A Palestinian gunman crawled under a security fence at this communal farm, burst into a home and shot dead a mother and her two children as she was reading them a bedtime story. The gunman then killed two more Israelis before escaping in the dark.

The Al Aqsa Martyrs Brigade, a militant group loosely affiliated with Palestinian leader Yasser Arafat's Fatah movement, claimed responsibility for the attack. Foreign Minister Benjamin Netanyahu renewed his call for expelling the Palestinian leader, a move Prime Minister Ariel Sharon so far has resisted.

Terrified residents at Kibbutz Metzer spent the night huddled in their homes, fearful the gunman was still among them. By daybreak Monday, Israeli security forces said the attacker had fled, apparently to the nearby West Bank.

The attack raised tensions in advance of a visit this week by U.S. envoy David Satterfield, who plans to discuss a U.S.-backed plan aimed at restarting Mideast peace negotiations.

The shooting rampage began just before midnight Sunday several hours after a car exploded near the farm, killing its two Palestinian occupants in what police believed was a failed suicide bombing.

"We have a mother and her two children ... who are no longer with us, and they are victims of a war that has no end," Doron Lieber, a member of the farming community, told Israel Radio.

Kibbutz Metzer is inside Israel proper, but is less than a mile from the border with northern West Bank, where many Palestinian attackers have come from.

After going under the fence, the gunman reached the center of the community and entered a house where the lights were on, Lieber said.

He shot dead Revital Ohion, 34, and her two sons, Noam, 4, and Matan, 5. She was reading a bedtime story to her children when she first heard shots, which led her to call her ex-husband, Avi Ohion, relatives said.

He heard the shots on the phone, and later collapsed in tears when he learned they had been killed, the relatives said.

The gunman left the house and continued in the direction of the communal dining room where he met a couple taking a walk, Lieber said. He shot and killed the woman, while the man managed to flee. Another kibbutz resident drove up in his car and was killed by the gunman, Lieber said.

"There are no words to describe this," said Roni Cohen, the children's uncle.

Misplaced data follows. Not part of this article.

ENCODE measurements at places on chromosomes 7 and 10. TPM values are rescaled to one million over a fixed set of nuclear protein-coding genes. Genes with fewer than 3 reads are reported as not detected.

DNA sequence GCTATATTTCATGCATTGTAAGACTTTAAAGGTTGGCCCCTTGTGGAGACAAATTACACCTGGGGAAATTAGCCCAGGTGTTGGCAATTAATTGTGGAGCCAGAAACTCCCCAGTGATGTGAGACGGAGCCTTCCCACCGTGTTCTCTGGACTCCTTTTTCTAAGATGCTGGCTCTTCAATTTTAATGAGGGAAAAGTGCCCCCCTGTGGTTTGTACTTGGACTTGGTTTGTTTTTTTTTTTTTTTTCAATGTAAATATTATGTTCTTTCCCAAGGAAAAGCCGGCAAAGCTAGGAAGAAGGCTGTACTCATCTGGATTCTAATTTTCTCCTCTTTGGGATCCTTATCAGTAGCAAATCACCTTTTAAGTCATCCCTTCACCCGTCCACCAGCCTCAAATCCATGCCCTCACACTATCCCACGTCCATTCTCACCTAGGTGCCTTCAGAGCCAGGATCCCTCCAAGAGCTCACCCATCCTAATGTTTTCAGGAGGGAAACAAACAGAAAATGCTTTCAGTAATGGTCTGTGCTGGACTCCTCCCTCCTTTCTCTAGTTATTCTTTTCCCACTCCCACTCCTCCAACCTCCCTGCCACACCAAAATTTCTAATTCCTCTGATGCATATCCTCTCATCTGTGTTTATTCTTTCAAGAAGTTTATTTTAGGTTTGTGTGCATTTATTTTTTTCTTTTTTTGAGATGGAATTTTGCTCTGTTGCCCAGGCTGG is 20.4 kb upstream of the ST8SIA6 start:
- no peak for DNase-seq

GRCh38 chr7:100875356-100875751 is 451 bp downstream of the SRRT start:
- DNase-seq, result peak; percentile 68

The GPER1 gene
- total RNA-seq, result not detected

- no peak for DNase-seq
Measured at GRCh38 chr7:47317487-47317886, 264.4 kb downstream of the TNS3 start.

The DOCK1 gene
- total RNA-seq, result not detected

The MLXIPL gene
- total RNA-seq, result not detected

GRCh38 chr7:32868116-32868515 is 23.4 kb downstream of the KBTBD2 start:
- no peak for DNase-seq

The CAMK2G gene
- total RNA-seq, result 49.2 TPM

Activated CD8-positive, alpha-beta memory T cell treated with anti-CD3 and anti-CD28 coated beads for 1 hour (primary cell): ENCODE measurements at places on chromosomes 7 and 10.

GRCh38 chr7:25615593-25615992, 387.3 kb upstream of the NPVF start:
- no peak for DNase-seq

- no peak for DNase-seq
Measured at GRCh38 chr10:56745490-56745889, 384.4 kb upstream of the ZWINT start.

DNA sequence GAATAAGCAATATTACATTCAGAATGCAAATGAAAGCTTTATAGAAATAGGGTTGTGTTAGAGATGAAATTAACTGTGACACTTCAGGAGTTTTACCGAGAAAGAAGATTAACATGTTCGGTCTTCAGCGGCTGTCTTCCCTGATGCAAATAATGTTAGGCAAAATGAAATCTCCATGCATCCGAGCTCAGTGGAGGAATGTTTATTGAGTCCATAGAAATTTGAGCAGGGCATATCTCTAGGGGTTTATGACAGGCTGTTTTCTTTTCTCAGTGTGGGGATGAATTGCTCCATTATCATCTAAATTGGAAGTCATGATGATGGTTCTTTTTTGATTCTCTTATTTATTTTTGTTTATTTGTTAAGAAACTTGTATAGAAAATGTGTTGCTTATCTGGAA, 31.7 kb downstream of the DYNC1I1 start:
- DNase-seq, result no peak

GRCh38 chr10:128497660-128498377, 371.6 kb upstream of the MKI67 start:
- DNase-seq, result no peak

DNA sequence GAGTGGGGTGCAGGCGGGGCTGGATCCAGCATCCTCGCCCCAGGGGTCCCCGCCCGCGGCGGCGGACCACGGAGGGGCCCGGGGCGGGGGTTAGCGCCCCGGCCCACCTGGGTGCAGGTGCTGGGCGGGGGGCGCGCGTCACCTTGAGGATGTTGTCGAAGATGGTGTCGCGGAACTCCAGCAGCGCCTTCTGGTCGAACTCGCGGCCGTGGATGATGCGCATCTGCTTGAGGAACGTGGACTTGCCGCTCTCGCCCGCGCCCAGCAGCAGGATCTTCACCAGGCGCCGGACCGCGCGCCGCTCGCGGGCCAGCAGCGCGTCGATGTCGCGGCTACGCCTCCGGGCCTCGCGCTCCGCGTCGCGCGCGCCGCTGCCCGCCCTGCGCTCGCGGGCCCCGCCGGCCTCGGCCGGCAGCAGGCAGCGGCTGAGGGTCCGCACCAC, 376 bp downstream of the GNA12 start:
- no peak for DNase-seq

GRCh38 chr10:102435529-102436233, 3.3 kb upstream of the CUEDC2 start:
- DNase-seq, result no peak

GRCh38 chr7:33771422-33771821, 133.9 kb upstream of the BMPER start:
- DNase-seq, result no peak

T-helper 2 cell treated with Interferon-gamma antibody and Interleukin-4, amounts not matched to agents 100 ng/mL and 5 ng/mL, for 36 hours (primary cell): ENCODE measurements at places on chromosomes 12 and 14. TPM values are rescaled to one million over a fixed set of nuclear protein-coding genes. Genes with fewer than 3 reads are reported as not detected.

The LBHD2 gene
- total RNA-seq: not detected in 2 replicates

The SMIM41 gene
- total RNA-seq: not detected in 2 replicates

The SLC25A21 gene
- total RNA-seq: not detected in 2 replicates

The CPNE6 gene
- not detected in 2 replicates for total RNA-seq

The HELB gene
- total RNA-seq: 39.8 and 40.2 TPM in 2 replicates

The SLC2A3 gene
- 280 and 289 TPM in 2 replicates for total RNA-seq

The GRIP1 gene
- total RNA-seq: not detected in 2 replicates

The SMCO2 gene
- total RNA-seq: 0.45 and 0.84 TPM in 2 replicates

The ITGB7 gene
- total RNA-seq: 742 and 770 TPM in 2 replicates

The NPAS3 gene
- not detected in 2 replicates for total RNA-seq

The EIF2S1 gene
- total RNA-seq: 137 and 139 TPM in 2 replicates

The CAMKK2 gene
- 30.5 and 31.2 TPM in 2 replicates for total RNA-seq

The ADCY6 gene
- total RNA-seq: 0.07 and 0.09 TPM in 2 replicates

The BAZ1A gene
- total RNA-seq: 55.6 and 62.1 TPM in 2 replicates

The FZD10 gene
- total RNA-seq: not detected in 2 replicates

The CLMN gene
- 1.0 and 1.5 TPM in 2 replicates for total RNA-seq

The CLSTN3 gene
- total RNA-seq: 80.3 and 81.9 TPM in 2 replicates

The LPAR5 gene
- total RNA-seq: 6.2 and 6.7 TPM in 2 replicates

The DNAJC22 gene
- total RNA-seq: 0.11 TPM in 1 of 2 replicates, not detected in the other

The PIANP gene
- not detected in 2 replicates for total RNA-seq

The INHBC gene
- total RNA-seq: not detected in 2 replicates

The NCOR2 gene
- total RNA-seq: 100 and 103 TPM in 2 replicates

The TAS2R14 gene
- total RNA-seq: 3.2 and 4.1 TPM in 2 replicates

After Israeli security forces allowed kibbutz residents out of their homes Monday morning, they gathered in the community's streets, crying and comforting one another.

A bullet hole had pierced the wooden door to the single-story stucco house which had been attacked. On the porch were bikes, a rabbit, a bird cage and posters of the two boys who were killed, one of them shown strumming a guitar.

The attack marked a rare instance in which a Palestinian gunmen has been able to carry out an attack on a guarded community and escape without being killed himself.

Members of the dovish community said they have had close relations with their Arab neighbors and support the establishment of a Palestinian state.

"We still have good relations (with the Arabs)," said Lieber, upset at reporters who asked him about local security arrangements.

In the afternoon village elders from nearby Israeli-Arab communities arrived in the kibbutz for a condolence visit.

Police initially said that the number of shell casings found suggested more than one gunman was involved. But David Tzur, a commander in the border police, said Monday that officials now believed only one gunman carried out the attack.

"The terrorist managed to infiltrate, massacre people ... he was shot at but unfortunately wasn't hit and it seems from all the signs he escaped," Tzur told Israel Radio.

The attack came on the same day that officials from Arafat's Fatah movement and the militant Hamas group launched talks in Cairo. Fatah officials have said they were going to demand that Hamas halt suicide bombings inside Israel. However, Hamas says it will continue attacks, as does the Al Aqsa Martyrs Brigades, which is loosely linked to Fatah.

"This attack was a message to the negotiators in Cairo that the Al Aqsa Martyrs Brigades will not stop its struggle and attacks against Israel," said a group spokesman in the northern West Bank, who gave his name as Abu Mujahid.

Earlier Sunday, not far from Kibbutz Metzer, a car exploded and killed the two Palestinian occupants just as suspicious Israeli police moved to stop the vehicle. It was not clear whether the Palestinians detonated the bomb intentionally or by accident, police said.

The car explosion was one of three instances Sunday in which Israeli authorities said they managed to prevent a planned suicide attack.

Throughout the West Bank, Israeli troops have been in or near Palestinian cities for nearly five months, imposing curfews and tough restrictions on Palestinian movements as part of an effort to keep militants from launching attacks.

Arafat has condemned suicide bombings, but says his security forces can't function with the Israeli troops currently controlling Palestinian areas.

Several hours after the kibbutz shooting, Israeli helicopters fired rockets into a large car repair shop in downtown Gaza City, witnesses said. The shop was empty at the time of the attack shortly. There were no reports of casualties.

An army spokesman said an Air Force helicopter fired four missiles at the shop, suspected of housing a weapons-making workshop.

Meanwhile, Israel and the Palestinians were preparing written responses to a U.S.-backed peace initiative that calls for a provisional Palestinian state by 2003 and a permanent state in 2005.